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  1. Isaac D'Israeli (Enfield, 11 de maio de 1766 – Buckinghamshire, 19 de janeiro de 1848) foi um escritor, erudito e intelectual britânico. Ele é mais conhecido por seus ensaios, suas associações com outros intectuais e como o pai do primeiro ministro britânico Benjamin Disraeli. Vida e carreira

    • 19 de janeiro de 1848 (81 anos), Bradenham
    • 11 de maio de 1766, Enfield
    • Benjamin D'Israeli
  2. Isaac D'Israeli (11 May 1766 – 19 January 1848) was a British writer, scholar and the father of British prime minister Benjamin Disraeli. He is best known for his essays and his associations with other men of letters.

  3. Isaac D’Israeli, a self-taught scholar and bibliophile, who never completed any formal training, lived exclusively for literature. He was more than a compiler of literary anecdotes and curiosities. His scholarly writings, today almost forgotten, stimulated a taste for historical inquiry and criticism.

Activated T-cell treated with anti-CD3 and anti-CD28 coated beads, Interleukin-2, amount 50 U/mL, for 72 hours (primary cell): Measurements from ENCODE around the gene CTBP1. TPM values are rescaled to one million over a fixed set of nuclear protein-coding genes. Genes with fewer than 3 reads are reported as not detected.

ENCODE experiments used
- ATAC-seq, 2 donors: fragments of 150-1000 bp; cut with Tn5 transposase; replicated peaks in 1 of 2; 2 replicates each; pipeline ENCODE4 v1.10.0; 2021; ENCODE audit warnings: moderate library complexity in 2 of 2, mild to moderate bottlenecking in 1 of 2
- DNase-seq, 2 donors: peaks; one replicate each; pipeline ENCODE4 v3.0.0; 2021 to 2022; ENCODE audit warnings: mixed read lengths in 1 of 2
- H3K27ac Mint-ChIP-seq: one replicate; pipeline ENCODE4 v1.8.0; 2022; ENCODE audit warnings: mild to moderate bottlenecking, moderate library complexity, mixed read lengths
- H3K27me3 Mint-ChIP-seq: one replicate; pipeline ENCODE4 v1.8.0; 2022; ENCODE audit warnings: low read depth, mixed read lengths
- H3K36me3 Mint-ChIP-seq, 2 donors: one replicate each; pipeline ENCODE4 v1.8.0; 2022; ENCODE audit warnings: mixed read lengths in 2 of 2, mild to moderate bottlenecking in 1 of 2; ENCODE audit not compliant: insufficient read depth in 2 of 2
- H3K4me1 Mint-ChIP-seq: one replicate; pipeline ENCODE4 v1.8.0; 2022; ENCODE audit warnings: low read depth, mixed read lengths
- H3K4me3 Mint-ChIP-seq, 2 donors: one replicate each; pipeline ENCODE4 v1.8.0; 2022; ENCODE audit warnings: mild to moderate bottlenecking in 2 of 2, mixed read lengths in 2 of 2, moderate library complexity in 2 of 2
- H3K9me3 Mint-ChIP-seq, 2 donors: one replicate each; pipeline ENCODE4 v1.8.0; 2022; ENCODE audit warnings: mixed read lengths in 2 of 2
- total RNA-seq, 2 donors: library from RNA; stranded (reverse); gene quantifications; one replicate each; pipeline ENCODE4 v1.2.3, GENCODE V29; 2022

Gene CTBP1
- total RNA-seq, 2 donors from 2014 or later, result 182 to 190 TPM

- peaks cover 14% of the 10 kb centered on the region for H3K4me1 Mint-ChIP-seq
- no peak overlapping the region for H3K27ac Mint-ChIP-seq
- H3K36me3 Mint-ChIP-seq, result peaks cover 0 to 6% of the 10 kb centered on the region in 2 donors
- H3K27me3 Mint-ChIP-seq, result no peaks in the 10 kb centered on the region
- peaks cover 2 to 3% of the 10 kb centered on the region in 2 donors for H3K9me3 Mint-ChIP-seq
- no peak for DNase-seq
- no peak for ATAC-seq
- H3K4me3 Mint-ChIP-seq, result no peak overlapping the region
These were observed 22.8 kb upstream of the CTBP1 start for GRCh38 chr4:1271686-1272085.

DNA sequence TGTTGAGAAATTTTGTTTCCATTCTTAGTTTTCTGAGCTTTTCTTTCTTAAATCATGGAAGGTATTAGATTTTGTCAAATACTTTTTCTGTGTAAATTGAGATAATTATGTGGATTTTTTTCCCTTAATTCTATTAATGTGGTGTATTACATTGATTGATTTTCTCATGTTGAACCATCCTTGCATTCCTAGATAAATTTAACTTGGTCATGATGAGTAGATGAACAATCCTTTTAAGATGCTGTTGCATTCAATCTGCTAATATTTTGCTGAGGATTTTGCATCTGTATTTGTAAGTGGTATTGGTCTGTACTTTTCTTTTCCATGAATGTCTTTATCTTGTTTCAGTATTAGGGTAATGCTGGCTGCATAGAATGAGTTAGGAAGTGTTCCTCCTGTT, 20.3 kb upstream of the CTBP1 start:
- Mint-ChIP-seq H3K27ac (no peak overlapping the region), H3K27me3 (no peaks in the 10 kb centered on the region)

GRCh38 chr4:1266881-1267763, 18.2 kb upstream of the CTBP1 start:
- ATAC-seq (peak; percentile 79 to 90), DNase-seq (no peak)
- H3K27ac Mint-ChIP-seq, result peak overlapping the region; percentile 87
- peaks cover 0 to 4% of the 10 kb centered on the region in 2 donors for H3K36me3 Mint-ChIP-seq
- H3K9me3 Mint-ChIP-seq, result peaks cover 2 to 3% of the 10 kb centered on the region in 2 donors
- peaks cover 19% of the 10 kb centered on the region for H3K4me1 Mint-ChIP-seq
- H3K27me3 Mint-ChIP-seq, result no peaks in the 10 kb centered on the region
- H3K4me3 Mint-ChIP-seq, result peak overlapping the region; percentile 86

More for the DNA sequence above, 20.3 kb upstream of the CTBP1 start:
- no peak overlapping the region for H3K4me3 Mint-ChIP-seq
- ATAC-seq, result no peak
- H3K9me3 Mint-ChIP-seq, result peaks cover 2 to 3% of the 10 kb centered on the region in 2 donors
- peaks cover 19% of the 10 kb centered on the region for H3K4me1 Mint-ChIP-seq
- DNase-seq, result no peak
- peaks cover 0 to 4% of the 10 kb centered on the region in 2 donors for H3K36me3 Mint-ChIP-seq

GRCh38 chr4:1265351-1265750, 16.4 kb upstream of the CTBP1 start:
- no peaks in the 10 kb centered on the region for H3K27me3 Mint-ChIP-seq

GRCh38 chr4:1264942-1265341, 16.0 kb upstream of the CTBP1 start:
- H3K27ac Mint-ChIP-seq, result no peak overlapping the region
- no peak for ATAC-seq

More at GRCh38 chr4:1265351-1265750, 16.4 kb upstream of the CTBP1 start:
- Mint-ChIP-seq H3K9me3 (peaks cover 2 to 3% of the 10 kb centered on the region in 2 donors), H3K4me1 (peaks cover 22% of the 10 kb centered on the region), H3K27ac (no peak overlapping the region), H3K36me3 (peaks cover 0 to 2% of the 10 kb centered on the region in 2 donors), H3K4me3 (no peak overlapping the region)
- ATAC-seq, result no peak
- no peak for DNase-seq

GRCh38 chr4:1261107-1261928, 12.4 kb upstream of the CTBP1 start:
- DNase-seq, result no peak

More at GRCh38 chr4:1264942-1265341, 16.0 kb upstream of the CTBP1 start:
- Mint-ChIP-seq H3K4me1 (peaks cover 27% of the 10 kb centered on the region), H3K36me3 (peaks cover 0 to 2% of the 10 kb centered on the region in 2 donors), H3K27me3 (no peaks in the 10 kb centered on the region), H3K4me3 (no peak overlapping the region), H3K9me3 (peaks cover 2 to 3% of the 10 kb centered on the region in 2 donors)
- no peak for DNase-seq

4. 10 de set. de 2007 · Isaac Israeli. First published Mon Sep 10, 2007; substantive revision Wed Jul 6, 2022. Isaac ben Solomon Israeli (ca. 855–955 CE), not to be confused with Isaac Israeli the Younger (an astronomer of Spain, d. 1322 CE), served as physician to the founder of the Fatimid Dynasty in North Africa and wrote several philosophical and ...

  5. English author; born at Enfield, Middlesex, May, 1766; died at Bradenham Jan. 19, 1848. He was the only son of Benjamin D'Israeli, and after completing his studies and travels, he first appeared in print (Dec., 1786) with a vindication of Dr. Johnson's character in the "Gentleman's Magazine."

  6. Isaac D'Israeli foi um escritor, erudito e intelectual britânico. Ele é mais conhecido por seus ensaios, suas associações com outros intectuais e como o pai do primeiro ministro britânico Benjamin Disraeli.

  7. Quick Reference. (1766–1848), father of B. Disraeli, was the author of several discursive collections of literary history including Curiosities of Literature (1791–1834). His most remarkable and original work was The Literary Character (1795), in which he attempts to identify the qualities of temperament common to creative writers.